The Callused Knees – By George Kulp

Chapter 3

Preparation for Life

“Study to show thyself approved unto God, a workman that needeth not to be ashamed.”
“Search the Scriptures; they are they which testify of Me.”

John Smith was faithful to his opportunities. He was a new creature — old things had passed away — old associations and places knew him no more. He had an appetite for the things of God, and a strong attachment for the house of God, and the means of grace. He “loved much,” having been “forgiven much.”

One of the first and most striking evidences of the Divine change which had taken place in his heart, was an insatiable appetite for the Word of God. His long-neglected Bible was now resorted to, as a source of the highest delight. On the day after he obtained the evidence of the favor of God, he read about thirty chapters. He kept the sacred volume upon the counter of the shop in which he was employed, and at every opportunity flew to it with the most ardent desire and relish. He naturally possessed a very quick and retentive memory, and at this time he learned several of the New Testament epistles. The practice of committing to memory large portions of the Scriptures he continued in after years, and found it productive of great comfort and advantage. His earnest love of God’s book remained with him during the whole of his life, and his acquaintance with it was remarkably extensive and perfect.

He also became distinguished for his habitual devotion. This was in his case peculiarly necessary. When his former sensualizing and degrading course of life is considered, and the steadfast alienation of his mind from God, as well as the natural strength of his passions, it is not too much to affirm that he required an extraordinary measure of inward religion. Persons of constitutional equanimity, and generally moral conduct, cannot calculate on the temptations and difficulties which await a babe in Christ of the character of John Smith. The measure of grace which suffices to maintain them in a regular course of consistent, and it may be even eminent, goodness, would have been totally inadequate to a successful encounter with the obstacles which crowded his path. The constant sense of his peril appears to have been exceedingly vivid on his mind. He lived, therefore, in jealous watchfulness, and spent a large portion of his leisure hours in intercourse with Heaven. In retired in fields, in woods, and other places of concealment, he was accustomed to wrestle with God, till he was copiously baptized by the Spirit. His very intimate friend, the Rev. William Henry Clarkson, states, that “one day, soon after his conversion, being under temptation, he retired into a cavern where he continued for a considerable time in prayer, till he felt such an overshadowing of the Divine presence as overwhelmed him, and he has been heard to say “that had he not often had such visits from the Lord, he never should have been able to persevere in the Christian warfare.”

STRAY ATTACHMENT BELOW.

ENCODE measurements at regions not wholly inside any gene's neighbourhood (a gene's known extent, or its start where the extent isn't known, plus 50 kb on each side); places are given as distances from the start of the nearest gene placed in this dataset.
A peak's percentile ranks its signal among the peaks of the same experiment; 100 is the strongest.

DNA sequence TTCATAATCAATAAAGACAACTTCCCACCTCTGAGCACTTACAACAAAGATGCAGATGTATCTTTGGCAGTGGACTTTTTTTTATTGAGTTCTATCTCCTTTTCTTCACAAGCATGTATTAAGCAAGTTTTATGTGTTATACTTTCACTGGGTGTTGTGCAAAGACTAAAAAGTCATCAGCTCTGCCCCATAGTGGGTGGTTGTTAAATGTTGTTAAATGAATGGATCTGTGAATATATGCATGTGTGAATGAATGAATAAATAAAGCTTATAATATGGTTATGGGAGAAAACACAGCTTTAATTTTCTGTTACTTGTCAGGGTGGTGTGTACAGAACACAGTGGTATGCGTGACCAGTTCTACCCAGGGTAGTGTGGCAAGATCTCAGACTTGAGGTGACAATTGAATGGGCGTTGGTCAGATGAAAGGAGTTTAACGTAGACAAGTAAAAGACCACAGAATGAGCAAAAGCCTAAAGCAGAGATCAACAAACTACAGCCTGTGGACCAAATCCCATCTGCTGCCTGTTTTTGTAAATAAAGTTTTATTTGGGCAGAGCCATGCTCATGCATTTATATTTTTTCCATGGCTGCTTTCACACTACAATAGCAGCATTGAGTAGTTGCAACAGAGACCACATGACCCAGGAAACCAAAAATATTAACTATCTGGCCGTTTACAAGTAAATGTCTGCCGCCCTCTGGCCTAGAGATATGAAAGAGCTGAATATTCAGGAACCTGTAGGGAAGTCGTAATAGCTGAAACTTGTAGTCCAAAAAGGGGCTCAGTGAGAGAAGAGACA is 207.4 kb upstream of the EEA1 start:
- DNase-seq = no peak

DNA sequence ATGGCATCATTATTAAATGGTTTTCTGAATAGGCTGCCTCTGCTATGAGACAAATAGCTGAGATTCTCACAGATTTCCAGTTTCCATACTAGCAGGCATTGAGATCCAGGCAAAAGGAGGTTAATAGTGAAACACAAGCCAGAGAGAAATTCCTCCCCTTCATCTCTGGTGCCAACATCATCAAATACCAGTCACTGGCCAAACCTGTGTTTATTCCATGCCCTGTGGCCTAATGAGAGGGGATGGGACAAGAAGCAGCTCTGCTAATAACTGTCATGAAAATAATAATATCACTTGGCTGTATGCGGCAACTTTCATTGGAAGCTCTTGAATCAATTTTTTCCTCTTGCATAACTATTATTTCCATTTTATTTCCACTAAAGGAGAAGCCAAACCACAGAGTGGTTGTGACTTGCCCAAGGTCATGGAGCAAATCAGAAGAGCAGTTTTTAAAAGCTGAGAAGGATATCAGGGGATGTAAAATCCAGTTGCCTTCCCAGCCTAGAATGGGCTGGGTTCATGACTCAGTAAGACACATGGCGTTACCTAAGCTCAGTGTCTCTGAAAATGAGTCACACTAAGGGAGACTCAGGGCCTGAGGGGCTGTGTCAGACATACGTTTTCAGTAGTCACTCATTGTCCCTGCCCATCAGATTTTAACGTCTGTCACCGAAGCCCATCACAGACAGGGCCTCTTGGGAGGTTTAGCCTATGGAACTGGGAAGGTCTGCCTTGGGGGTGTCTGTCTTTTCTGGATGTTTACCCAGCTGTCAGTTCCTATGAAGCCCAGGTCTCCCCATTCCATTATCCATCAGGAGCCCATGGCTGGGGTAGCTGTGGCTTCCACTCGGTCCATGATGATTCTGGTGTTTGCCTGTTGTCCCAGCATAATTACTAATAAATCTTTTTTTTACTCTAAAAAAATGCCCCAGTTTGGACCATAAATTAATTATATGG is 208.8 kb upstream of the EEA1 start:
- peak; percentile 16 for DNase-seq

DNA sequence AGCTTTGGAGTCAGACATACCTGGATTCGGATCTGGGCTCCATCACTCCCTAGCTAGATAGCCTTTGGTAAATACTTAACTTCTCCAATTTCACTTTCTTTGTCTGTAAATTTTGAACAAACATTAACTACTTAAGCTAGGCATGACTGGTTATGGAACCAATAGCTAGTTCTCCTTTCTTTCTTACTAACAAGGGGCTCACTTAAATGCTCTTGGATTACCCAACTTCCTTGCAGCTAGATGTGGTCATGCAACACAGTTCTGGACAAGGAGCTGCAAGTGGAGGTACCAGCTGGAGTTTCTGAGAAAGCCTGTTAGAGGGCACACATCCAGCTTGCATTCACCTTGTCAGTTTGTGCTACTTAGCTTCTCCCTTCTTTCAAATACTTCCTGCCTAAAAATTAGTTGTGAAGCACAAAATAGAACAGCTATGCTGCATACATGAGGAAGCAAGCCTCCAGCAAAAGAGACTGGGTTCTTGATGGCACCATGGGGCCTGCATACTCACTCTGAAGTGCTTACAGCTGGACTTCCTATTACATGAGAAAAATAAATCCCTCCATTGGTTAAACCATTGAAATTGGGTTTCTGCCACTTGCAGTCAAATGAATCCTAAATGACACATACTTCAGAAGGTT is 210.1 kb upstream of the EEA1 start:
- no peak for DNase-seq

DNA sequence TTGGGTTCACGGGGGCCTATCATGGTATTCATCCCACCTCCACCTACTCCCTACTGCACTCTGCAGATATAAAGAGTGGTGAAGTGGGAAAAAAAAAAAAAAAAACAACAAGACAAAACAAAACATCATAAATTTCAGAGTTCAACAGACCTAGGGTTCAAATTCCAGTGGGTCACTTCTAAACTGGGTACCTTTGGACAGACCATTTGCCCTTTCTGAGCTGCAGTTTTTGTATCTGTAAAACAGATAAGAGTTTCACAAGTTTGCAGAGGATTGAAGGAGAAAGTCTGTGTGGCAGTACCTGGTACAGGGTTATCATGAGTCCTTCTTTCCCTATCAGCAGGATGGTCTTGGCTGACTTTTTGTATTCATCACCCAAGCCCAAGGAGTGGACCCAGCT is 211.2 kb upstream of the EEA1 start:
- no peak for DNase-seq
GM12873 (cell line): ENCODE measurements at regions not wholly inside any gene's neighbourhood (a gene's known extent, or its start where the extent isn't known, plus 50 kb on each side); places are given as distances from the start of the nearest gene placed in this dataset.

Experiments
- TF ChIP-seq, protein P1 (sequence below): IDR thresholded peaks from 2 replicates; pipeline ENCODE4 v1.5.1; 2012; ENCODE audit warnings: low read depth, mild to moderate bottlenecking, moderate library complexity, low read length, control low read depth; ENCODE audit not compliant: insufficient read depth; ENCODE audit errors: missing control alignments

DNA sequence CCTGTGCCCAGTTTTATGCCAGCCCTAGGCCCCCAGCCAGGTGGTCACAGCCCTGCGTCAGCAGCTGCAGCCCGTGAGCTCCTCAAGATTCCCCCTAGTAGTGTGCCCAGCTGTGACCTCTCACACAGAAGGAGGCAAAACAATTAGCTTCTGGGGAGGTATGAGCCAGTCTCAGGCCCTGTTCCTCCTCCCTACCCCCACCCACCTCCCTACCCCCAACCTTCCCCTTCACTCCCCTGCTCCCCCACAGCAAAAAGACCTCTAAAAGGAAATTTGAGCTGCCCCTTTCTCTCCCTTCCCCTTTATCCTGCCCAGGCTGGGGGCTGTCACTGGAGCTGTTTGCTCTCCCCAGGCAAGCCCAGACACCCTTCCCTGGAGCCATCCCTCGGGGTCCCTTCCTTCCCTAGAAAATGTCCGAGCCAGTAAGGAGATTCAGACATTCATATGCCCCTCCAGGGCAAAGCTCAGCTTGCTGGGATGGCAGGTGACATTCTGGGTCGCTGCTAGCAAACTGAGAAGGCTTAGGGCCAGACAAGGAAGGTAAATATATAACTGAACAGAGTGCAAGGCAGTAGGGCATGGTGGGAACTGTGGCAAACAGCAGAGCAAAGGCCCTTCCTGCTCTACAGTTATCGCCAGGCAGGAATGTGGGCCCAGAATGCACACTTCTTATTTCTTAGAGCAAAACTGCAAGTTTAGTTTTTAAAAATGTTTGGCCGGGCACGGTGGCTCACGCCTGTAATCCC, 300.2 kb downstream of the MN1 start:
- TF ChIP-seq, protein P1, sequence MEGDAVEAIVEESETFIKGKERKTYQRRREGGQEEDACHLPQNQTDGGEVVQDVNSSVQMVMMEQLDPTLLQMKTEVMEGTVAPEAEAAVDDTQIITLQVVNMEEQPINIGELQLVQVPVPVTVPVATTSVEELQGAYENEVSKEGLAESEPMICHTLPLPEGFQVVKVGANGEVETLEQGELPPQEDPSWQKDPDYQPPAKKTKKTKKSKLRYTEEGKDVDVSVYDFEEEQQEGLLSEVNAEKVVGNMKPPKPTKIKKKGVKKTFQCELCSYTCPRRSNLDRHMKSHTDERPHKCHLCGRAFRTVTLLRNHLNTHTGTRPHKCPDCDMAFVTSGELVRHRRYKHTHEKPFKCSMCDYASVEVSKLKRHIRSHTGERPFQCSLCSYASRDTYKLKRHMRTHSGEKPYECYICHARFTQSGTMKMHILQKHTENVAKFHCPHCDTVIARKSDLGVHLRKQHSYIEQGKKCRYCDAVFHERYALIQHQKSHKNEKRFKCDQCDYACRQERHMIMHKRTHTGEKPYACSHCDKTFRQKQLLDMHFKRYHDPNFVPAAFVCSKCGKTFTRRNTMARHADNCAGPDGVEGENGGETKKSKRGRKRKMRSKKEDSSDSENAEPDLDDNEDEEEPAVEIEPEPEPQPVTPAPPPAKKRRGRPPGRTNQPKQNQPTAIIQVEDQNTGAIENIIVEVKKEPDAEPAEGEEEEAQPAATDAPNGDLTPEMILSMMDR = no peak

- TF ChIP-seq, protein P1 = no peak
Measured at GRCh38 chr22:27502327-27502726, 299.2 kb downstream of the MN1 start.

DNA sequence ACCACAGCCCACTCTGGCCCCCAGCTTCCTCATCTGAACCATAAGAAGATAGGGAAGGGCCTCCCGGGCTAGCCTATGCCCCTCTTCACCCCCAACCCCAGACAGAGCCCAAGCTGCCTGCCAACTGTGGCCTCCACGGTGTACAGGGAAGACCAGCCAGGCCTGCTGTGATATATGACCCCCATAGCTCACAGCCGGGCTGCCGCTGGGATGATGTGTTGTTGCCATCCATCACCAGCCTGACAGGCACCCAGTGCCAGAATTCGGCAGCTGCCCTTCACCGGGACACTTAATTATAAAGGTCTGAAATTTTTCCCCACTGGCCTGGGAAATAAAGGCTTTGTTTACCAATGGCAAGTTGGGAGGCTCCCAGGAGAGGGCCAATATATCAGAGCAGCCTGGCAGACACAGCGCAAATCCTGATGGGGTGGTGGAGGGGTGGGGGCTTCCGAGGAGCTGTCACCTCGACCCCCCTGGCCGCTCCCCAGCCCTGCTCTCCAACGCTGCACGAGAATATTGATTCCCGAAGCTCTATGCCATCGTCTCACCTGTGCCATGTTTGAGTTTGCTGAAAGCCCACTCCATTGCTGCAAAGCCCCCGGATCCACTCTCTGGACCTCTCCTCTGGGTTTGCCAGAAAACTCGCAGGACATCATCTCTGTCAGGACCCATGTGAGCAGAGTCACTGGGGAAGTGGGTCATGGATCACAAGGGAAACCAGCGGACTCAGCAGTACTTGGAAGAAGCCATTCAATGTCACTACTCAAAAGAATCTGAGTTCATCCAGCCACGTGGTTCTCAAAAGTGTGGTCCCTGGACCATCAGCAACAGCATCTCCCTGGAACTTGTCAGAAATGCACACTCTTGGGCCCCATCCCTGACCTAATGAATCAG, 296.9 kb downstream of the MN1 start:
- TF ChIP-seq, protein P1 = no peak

Another of the qualities which distinguished his subsequent career and now began to manifest itself, was his concern for the condition of sinners. He took every opportunity of visiting and conversing with his former associates on their spiritual welfare. He detailed what God had done for him, he reproved their vices, and entreated them to abandon their sins, assuring them of the readiness of the Savior to receive them. His course was not without success, and he had the happiness of seeing two of his former companions saved and uniting with the church, the first fruits of a mighty harvest.

Having become sensible of the value of mental cultivation, and of his responsibility for the exercise of his intellectual powers, he referred with great regret to the time which had been so entirely lost to improvement of this kind. He began religiously to cultivate his mind as a duty, and as he did this his piety increased, and his mental improvement. Friends interested in him noticing this, made arrangements to send him to school, and accordingly, in May, 1813, he was placed under the care of Mr. James Sigston, of Leeds, being now twenty years of age.

Ignorance and mental imbecility are no auxiliaries to Christianity, though sometimes associated with it. The religion of the New Testament, though it has frequently found a race of men in a state of intellectual prostration, has never left them so. The world at large is indebted to religion for all that exalts man as a thinking being, more than to all other causes combined. When the requisite and promised influence of the Holy Spirit accompanies the lawful use of study, Christianity assumes a higher and more influential character, and those who thus entrust their talents to the Master’s use, become vessels of honor to His glory. Mr. Smith applied himself vigorously to his studies that he might be more useful. He attained a perfect acquaintance with his own language, and a gentleman of classical education, who enjoyed his intimacy at a subsequent period, remarked, that of all men he had even known, Mr. Smith possessed the most accurate and extensive syntactical knowledge. He had also a high regard and relish for the best English authors, both in theology and general literature. His taste for poetry was chaste and classical, and he had a feeling of its beauties far superior to that of many more perfectly cultivated minds. He so diligently prosecuted his studies that he was soon deemed qualified to act occasionally as a teacher in the school. In 1814 he became a regular assistant, and then came his call to the ministry.